More recently, they started measuring not only departmental but also individual faculty performance, not by the quality of that faculty member’s teaching or research, but by the money the university spends on student per faculty. Such assessment calculates the “worth” of a faculty member by measuring his/her cost-effectiveness in producing instructional units. While public access to this data is partial at best, my own observations suggest that actual scoring has little effect on either the number of lines given to a department or a faculty member’s salary. Ironically, then, these metrics, while yielding a desired disciplinary effect, do not make the university’s economic foundation any sounder—even by the dubious calculus defines sound economy as the efficient production of instructional units.

What these metrics did was to legitimate administrative decisions by a) making them look scientific, and b) making low-performing units and faculty accept the view of themselves as unworthy—further eroding their ability to mobilize against inequality, attacks on academic freedom, and other grievances. These indexes also pit departments against departments, schools against schools, thus preventing faculty solidarity from developing.

Where does that leave us in terms of our tasks? While I think we must work at different scales, from federal through state to local—and the Campus Faculty Association is certainly doing the latter two, while AAUP is active at the federal level as well—one so-far neglected entry-point into both vicious circles I identified above is that of our lower-level administration: provosts, associate provosts, college deans, associate deans, and, yes, even department heads.

I recommend that faculty get together (perhaps on some future furlough day?) to create a webpage and scoring device on the analogy of the popular student website, ratemyprofessors.com. With too few exceptions, administrators at these levels have not only devised and imposed the above-mentioned metrics but have also used them to attest to their marketability in the ever more lucrative academic administrator job market. How many administrators have we lost just in the last three years who after wreaking havoc in several units were catapulted into even higher positions at other colleges exactly because they could boast such “success”?

If we created an alternative set of indices for administrators we could provide not only a more balanced evaluation of their performance but also turn the Panopticon back on them: let them fear us as much as they fear the people who appointed them. Let us then share their scoring with students, their parents, and the electorate. This is one way in which we can stop collaborating in their agenda of making faculty labor ever more irrelevant.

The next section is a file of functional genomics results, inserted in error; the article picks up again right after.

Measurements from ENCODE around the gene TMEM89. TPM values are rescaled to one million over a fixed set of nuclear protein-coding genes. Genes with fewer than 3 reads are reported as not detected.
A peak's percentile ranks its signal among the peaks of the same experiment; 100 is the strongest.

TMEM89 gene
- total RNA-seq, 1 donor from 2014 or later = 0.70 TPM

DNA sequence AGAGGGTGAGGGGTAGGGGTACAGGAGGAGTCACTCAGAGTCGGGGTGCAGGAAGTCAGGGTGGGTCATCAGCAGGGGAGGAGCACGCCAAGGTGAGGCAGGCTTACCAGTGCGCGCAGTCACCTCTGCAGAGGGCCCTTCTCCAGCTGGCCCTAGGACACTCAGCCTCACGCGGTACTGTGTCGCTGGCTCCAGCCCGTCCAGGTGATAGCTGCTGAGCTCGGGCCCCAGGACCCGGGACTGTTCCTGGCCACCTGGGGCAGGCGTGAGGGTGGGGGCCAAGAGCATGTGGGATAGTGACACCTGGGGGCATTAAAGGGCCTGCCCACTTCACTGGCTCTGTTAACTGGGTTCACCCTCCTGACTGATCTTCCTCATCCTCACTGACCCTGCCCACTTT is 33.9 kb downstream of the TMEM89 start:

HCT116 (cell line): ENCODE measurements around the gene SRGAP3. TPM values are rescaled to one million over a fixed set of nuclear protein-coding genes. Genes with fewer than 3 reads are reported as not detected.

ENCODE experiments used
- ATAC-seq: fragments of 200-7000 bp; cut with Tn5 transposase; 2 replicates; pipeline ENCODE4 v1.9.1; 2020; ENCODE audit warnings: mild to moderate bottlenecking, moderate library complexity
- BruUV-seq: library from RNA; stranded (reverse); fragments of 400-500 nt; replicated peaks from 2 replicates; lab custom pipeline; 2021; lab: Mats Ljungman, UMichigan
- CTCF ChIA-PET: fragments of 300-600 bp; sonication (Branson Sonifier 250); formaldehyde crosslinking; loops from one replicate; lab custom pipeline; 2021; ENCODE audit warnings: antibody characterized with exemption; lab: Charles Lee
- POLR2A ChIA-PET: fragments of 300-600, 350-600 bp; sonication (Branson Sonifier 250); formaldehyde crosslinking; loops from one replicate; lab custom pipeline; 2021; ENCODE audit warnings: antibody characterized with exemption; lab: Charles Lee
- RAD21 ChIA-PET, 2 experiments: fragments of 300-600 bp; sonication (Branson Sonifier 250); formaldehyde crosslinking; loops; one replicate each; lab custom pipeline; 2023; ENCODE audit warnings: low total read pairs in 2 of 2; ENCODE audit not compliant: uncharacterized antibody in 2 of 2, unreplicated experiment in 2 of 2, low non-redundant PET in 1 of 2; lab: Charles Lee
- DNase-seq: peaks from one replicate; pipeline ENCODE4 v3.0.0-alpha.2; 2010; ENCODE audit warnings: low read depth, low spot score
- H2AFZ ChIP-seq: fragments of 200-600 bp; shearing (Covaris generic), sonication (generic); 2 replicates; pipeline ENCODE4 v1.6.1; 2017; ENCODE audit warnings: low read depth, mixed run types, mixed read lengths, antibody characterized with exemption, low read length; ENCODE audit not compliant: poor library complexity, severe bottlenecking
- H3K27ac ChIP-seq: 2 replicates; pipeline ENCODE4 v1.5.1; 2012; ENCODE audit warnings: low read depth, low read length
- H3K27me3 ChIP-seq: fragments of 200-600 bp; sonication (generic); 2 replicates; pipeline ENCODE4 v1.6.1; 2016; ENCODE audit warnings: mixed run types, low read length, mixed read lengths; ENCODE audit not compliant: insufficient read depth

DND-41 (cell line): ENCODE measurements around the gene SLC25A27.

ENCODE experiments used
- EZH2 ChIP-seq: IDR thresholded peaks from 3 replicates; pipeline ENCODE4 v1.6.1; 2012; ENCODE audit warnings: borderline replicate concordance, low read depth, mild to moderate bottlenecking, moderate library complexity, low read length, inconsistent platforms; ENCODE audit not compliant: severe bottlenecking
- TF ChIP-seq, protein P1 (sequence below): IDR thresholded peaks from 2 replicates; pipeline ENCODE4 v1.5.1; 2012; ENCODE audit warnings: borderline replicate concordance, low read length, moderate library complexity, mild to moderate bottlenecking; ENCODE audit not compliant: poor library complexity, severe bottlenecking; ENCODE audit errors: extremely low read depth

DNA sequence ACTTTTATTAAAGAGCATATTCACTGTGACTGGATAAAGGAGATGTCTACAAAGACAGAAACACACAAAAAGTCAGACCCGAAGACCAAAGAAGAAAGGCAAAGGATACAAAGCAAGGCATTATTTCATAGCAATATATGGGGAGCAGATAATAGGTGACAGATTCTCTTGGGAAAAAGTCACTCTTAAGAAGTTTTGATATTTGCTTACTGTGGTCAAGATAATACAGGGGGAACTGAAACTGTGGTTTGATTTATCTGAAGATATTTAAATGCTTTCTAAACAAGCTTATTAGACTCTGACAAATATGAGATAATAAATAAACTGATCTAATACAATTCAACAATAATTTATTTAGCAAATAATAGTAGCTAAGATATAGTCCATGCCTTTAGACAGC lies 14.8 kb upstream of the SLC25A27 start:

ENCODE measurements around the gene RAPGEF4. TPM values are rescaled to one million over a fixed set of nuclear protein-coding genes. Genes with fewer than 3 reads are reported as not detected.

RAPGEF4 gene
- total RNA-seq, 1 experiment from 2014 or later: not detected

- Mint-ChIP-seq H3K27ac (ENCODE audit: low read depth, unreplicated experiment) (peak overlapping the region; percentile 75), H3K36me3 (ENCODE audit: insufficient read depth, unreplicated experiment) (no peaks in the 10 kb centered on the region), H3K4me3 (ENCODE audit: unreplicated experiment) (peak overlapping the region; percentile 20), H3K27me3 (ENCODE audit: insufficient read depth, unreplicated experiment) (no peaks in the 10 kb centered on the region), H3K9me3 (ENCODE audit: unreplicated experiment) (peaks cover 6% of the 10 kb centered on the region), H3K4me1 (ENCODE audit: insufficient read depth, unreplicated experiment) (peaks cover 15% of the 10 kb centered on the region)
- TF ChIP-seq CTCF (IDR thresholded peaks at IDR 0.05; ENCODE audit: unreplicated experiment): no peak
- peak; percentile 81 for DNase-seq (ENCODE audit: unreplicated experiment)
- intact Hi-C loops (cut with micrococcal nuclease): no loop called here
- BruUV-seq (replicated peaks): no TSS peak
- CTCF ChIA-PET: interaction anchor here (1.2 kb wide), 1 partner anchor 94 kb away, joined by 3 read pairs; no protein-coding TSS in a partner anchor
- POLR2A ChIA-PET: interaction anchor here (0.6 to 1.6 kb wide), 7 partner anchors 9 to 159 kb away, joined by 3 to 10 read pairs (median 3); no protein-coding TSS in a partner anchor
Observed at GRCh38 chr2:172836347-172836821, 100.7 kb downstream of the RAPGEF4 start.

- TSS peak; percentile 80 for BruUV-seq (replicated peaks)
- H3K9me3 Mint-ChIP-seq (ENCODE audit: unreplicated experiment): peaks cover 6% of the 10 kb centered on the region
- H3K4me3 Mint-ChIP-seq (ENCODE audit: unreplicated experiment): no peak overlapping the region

What are the metrics we should use for evaluating our mid-level administrations? How about the number of low-income students admitted, retained, and/or funded; the number of faculty positions created and retained? How about evaluating their effectiveness in keeping a high ratio of faculty to students or of keeping administrative salaries comparable to those of faculty?

No doubt, we need more creativity here. And here’s the cream of this pudding: while we are engaging in this creative politics we are also building solidarity and, dare I say, class culture without which, according to E.P. Thompson, there is no class politics, and certainly no viable faculty union.

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3 comments:

Bruce Rosenstock said...

Another metric that could be used to evaluate administrators is success of retention efforts. If there is anything that is obviously an economic loss to the university, it is mentoring a junior faculty through tenure, then losing that tenured faculty member the minute he or she achieves a national (or international) reputation in her field. I can think of recent successes, but I fear that the upper administration may be shortsighted enough to imagine that loss of tenured faculty may be just another way to cut costs. This is another example of what happens when power is taken away from the dean (who is, of course, not infallible) and placed in the hands of the provost, a most distressing development.

JB said...

For what it is worth, I just completed some empirical research showing that faculty and staff should have a very direct interest in how university endowments are invested. When the endowments take a hit, it is the faculty and staff that absorb it.

If you would like to read more about the study, and if you don't mind me shamelessly refering to my own university of illinois blog, you can find a post at:

http://businesspublicpolicy.com/?p=571

Unit for Criticism said...

We do not mind at all, JB. Thanks very much for posting this interesting piece.